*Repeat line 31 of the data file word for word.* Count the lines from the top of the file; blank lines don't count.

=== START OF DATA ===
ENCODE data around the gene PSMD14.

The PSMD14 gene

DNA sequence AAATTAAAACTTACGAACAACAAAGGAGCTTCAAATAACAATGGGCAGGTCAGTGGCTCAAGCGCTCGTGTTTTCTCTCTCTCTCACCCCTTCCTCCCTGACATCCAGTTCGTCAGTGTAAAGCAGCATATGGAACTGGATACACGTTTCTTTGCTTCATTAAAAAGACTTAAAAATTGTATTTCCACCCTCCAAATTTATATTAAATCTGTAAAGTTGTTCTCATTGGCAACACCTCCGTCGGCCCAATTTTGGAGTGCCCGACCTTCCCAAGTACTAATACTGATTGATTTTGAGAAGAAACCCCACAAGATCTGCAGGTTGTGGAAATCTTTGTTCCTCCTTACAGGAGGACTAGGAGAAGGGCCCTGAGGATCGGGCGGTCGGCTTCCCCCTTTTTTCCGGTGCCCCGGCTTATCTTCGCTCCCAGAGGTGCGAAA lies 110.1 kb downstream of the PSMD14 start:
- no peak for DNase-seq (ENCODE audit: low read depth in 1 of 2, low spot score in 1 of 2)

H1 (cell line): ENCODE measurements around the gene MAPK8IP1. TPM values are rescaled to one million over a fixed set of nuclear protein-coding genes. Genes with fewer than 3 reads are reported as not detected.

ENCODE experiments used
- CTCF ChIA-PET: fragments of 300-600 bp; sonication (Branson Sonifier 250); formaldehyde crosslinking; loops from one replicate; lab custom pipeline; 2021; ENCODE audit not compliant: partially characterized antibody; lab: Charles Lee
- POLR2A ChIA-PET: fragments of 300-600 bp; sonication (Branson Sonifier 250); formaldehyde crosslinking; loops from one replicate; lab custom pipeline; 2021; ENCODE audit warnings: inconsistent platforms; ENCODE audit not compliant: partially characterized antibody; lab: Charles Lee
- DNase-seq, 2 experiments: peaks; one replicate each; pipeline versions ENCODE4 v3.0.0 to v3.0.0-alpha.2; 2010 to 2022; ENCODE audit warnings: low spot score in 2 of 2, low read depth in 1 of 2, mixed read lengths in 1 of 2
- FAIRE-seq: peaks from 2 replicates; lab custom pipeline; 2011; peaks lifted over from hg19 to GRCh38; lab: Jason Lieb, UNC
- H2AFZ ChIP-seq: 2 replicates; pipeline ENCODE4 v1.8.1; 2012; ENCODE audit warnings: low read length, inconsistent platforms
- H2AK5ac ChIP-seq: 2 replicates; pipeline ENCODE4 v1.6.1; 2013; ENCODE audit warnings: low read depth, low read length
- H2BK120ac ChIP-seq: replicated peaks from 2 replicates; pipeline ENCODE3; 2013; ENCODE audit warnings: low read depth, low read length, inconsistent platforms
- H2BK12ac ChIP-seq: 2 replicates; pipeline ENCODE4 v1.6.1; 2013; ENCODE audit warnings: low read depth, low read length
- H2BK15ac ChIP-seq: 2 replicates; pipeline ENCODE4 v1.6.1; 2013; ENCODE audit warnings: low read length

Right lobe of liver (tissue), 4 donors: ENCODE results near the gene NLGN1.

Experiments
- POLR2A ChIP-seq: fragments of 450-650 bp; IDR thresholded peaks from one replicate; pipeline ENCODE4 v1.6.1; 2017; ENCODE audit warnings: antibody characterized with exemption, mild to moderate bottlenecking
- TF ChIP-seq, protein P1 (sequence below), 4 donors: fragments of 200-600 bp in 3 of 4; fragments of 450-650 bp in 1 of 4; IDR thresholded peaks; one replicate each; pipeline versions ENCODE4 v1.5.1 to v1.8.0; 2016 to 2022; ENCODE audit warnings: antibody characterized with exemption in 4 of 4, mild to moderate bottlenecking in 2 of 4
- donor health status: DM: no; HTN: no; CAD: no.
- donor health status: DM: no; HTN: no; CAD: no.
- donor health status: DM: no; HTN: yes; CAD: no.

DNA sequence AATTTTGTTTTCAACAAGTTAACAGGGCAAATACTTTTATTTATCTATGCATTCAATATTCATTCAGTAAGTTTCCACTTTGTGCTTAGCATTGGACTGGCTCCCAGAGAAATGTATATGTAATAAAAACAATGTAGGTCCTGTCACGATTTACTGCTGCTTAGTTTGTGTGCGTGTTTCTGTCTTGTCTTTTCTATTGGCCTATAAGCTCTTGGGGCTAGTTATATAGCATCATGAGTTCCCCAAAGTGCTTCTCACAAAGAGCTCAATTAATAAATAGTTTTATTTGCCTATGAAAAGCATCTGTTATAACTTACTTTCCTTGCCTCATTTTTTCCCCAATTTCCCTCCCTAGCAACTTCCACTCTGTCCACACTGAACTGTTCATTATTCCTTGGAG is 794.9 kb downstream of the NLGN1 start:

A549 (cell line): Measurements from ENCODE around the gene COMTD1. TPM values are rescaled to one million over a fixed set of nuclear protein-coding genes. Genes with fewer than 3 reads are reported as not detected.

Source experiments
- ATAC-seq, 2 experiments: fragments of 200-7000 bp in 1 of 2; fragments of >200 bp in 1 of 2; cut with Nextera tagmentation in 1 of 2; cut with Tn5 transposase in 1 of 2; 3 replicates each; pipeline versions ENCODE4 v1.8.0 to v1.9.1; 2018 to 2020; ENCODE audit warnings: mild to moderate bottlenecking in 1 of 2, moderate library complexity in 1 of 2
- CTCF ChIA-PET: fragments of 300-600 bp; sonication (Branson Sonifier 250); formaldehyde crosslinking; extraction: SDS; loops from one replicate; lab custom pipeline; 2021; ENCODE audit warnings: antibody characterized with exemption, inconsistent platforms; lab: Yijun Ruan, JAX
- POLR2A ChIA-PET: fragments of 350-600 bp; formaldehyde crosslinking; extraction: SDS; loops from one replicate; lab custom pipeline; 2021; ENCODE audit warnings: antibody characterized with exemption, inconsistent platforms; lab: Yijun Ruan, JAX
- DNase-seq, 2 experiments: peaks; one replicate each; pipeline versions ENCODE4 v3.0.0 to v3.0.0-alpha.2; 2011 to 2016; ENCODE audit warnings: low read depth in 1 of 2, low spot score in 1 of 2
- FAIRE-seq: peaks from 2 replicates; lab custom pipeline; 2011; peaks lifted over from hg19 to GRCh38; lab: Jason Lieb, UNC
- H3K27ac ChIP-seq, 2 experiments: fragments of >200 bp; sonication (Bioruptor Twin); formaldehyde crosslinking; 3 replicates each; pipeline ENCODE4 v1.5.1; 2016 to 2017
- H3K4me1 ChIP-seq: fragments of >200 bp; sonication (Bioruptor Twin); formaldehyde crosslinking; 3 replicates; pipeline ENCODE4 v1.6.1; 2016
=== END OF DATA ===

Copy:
- H3K27ac ChIP-seq, 2 experiments: fragments of >200 bp; sonication (Bioruptor Twin); formaldehyde crosslinking; 3 replicates each; pipeline ENCODE4 v1.5.1; 2016 to 2017